Now Put Me On That List!
An article in the Akron Beacon Journal (5-4-90), reports that scientists have succeeded in growing human brain cells in their laboratories. This offers the A possible hope of having these brain calls available to replace those that are damaged. Many years of study remain before the technology can be developed for infusing these new cells into our heads. However, the prospects are challenging, to say the least.
I'm going to put my name on the list to receive some of these brain cells. I'm going to order some Jack Nicklaus cells in the hope that I can learn how to hit a golf ball. I want some Chet Atkins cells to improve my guitar playing skills. If I had some Donald Trump cells, maybe I could make more money. Who knows, maybe one day I could become an instant brain surgeon, like Jethro Bodine on the Beverly Hillbillies. The potential is too great to imagine. It might be difficult to find somebody with desirable brain cells who would be willing to donate them, but I want to get my name on the list, just in case.
In all seriousness, the scientific community envisions this development as a possible solution to problems like Alzheimer's, stroke or head injuries. All of this notwithstanding, I get concerned about some of our so-called "advancements. " It seems to me that we have some people who are "playing around" with the natural order of things and the use they are making of some of these new-found technologies is frightening.
Scientists have developed an abortion pill which facilitates in the continued slaughter of unwanted babies. The total now exceeds 20,000,000 abortions in America since 1973! New and better ways to commit this murder are not "advancements. " It is now possible to know not only the sex of an unborn baby, but whether or not it has any defects. This will help in getting rid of the "undesirable" children. Scientists can determine the sex of a human egg, artificially inseminate it and guarantee a couple that they will have a boy or a girl. It is now possible to control the gender and health of future offspring. Hitler envisioned a "super race" and we now have the technology to produce it. Given the movement in thought toward euthanasia - getting rid of the old, infirm and useless - one has to wonder about the future of the human race. Thus, it is time for concern about where all of this is headed and what use is going to be made of all of these new things we are learning to do.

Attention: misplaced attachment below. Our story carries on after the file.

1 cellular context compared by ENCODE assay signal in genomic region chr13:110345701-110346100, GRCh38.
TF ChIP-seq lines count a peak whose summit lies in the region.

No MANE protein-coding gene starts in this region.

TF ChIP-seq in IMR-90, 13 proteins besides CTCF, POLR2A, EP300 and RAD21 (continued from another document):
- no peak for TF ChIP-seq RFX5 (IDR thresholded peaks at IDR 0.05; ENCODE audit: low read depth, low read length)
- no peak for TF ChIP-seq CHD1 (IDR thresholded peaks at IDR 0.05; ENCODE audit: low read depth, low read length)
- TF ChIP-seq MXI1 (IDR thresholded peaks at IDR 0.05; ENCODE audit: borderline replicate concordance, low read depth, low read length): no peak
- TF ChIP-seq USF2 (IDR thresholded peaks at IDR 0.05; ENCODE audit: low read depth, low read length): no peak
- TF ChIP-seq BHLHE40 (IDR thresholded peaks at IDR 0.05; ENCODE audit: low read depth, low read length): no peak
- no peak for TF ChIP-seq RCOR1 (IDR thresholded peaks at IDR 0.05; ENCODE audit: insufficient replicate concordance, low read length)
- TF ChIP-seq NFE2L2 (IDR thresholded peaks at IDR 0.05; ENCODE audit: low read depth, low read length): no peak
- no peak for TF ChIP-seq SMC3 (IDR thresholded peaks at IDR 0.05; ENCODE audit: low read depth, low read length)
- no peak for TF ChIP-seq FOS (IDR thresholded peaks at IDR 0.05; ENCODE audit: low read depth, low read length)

I do not know of anything in the Scriptures that prohibits scientific study and development. I think it would be wrong to issue a blanket condemnation of scientific endeavors. Many things have been discovered which are helpful in dealing with disease, as well as every day activities of modern man. One would be foolhardy to object to something that has so obviously helped. However, when Paul wrote to Timothy he issued a warning saying, "O Timothy, keep that which is committed to thy trust, avoiding profane and vain babblings, and oppositions of science falsely so called: which some professing have erred concerning the faith" (1 Tim. 6:20-21). This suggests that science could possibly array itself against the purposes of God. It could stand in opposition to that which is right. Such, Paul says, should be avoided. Does it not appear to you that there are times when scientists are dabbling in things that they should stay out of? The things we earlier described are cases in point. Let us pray that wisdom will prevail to change the evils already being practiced, and that we might be delivered from even greater evils that might come.
Guardian of Truth XXXIV: 16, p. 492